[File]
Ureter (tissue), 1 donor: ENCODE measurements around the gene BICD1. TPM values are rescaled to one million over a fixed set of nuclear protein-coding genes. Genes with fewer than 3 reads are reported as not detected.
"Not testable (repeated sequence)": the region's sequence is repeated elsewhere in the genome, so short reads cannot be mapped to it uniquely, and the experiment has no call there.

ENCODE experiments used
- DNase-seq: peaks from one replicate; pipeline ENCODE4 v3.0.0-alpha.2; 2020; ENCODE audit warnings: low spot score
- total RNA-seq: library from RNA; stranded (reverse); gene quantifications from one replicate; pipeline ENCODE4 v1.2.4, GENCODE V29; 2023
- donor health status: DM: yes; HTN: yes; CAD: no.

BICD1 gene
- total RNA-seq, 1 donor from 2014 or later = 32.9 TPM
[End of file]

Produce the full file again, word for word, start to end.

Ureter (tissue), 1 donor: ENCODE measurements around the gene BICD1. TPM values are rescaled to one million over a fixed set of nuclear protein-coding genes. Genes with fewer than 3 reads are reported as not detected.
"Not testable (repeated sequence)": the region's sequence is repeated elsewhere in the genome, so short reads cannot be mapped to it uniquely, and the experiment has no call there.

ENCODE experiments used
- DNase-seq: peaks from one replicate; pipeline ENCODE4 v3.0.0-alpha.2; 2020; ENCODE audit warnings: low spot score
- total RNA-seq: library from RNA; stranded (reverse); gene quantifications from one replicate; pipeline ENCODE4 v1.2.4, GENCODE V29; 2023
- donor health status: DM: yes; HTN: yes; CAD: no.

BICD1 gene
- total RNA-seq, 1 donor from 2014 or later = 32.9 TPM